Tove Danovich: Thelma and Louise, my ex-batts were just a joy and I loved getting to give back to chicken-kind when they’ve given me so much. I will definitely be rescuing more hens in the future. I’m on book tour this spring but hoping things will calm down enough in the fall that I can add some more to the flock.
As for the industry, I hope so but it’s hard. Animal agriculture is a huge contributor to climate change. Lately there’s been a lot of talk about cutting down on red meat because of its huge carbon footprint but many people are turning to eating more poultry as a result. We already kill 60 billion of these birds every year worldwide for food. Going from eating one steak a week to five servings of chicken isn’t an improvement by any metric.
In the egg industry there has been a demand for cage-free eggs which is an improvement over keeping hens in cages their whole lives, but the birds still can’t do any natural behaviors and are cramped and kept inside a large warehouse. So there is progress but it’s slower than anyone would like. I could give so many other examples of things happening in animal agriculture that are bad for the animals, the humans that work there, and the environment. It’s not remotely Old MacDonald’s farm.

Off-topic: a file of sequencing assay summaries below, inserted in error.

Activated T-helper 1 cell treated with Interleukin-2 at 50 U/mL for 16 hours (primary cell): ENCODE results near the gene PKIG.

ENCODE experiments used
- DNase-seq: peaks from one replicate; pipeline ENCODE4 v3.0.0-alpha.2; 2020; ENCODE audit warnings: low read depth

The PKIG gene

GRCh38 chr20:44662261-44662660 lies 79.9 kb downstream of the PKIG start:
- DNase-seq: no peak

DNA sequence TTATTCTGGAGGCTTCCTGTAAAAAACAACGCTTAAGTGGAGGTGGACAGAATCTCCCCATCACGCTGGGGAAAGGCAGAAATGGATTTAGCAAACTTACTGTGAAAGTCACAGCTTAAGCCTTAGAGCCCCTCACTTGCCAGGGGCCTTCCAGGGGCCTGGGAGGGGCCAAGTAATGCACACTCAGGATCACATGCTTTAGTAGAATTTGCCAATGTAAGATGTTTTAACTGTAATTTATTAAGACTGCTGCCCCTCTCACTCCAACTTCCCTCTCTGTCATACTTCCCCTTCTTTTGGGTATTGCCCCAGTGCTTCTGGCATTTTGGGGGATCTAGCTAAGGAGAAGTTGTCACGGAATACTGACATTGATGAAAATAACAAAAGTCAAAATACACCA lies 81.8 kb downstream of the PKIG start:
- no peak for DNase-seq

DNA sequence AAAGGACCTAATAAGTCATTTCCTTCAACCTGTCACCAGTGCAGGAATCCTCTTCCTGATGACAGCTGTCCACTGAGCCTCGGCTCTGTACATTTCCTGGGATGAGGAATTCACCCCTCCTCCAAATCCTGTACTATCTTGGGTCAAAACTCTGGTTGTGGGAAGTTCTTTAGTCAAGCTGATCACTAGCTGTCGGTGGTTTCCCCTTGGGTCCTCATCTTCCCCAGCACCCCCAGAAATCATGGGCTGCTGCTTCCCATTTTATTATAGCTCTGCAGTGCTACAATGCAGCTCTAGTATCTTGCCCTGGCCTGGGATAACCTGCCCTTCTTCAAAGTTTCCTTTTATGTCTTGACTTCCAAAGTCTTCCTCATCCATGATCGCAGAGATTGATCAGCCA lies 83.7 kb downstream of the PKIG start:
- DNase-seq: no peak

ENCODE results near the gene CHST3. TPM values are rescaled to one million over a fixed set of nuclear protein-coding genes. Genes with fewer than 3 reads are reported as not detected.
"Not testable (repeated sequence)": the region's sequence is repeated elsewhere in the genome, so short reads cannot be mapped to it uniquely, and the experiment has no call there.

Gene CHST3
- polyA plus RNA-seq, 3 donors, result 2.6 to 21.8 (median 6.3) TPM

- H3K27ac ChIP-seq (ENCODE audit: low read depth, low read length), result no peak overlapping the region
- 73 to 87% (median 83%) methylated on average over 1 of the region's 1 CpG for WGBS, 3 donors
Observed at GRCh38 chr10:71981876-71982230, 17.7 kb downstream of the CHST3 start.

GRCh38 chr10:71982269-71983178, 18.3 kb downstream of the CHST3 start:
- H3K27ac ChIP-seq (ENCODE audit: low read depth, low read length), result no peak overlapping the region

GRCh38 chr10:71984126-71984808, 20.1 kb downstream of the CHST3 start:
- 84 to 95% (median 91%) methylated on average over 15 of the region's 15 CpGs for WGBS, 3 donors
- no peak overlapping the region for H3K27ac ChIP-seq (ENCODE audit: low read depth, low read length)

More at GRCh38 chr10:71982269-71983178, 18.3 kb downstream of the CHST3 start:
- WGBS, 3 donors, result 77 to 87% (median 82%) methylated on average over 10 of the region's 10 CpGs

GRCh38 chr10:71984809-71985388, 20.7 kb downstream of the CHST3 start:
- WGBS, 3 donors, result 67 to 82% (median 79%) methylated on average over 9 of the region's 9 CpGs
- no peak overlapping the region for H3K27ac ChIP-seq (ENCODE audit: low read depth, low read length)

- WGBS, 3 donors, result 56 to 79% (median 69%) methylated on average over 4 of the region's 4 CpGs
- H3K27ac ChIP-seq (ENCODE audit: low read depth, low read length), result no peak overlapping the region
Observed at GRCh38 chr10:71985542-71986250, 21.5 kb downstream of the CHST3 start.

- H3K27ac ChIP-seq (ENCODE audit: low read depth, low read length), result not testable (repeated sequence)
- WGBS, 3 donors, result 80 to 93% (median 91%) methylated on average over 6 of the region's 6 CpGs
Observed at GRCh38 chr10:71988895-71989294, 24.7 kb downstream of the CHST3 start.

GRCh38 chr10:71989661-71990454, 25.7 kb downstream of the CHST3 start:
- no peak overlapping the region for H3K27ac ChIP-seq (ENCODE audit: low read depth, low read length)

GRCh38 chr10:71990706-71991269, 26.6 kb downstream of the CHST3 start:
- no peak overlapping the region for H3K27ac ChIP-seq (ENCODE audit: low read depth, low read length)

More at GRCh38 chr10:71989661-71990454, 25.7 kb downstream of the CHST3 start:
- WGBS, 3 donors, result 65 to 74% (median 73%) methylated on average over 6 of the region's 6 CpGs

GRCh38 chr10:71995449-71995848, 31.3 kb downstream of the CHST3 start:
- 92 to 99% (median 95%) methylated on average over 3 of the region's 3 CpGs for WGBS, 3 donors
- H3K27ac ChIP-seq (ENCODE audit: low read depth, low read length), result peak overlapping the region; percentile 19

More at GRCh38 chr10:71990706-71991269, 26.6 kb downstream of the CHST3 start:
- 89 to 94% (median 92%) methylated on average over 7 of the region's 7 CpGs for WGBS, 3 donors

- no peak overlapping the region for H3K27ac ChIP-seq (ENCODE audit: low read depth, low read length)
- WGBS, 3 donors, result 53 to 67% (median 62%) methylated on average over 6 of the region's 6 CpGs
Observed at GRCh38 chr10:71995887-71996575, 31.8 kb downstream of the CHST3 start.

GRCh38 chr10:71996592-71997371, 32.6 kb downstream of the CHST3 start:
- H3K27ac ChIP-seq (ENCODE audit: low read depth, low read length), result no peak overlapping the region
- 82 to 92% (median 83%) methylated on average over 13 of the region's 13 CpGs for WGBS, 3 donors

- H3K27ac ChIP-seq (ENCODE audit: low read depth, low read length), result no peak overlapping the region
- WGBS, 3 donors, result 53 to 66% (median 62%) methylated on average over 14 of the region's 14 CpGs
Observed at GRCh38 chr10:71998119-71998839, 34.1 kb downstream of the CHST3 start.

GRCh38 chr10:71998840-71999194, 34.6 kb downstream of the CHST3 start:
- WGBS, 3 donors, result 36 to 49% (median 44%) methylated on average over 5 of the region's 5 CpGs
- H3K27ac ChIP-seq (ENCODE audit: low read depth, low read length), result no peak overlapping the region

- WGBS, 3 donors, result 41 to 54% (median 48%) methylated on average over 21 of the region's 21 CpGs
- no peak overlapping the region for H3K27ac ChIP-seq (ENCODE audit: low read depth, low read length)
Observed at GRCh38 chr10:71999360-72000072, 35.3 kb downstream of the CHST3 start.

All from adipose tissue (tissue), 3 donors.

Porchlight Book Company: After experiencing chicken shows, which by the way had me thinking of the film Best in Show for chickens, do you think you will be entering your chickens anytime soon?
Tove Danovich: There’s actually an amazing documentary called Chicken People that I recommend to everyone. It’s a real documentary—not a mockumentary--about chicken shows and the people who raise chickens. You don’t need to be obsessed with chickens to think it’s fabulous and heartwarming and also very funny. Raising chickens for show is a whole different ballgame from having and appreciating chickens in all their beautiful forms. I’m more of a collector and appreciator than a breeder.
Porchlight Book Company: Are there any future projects of yours that we can look forward to?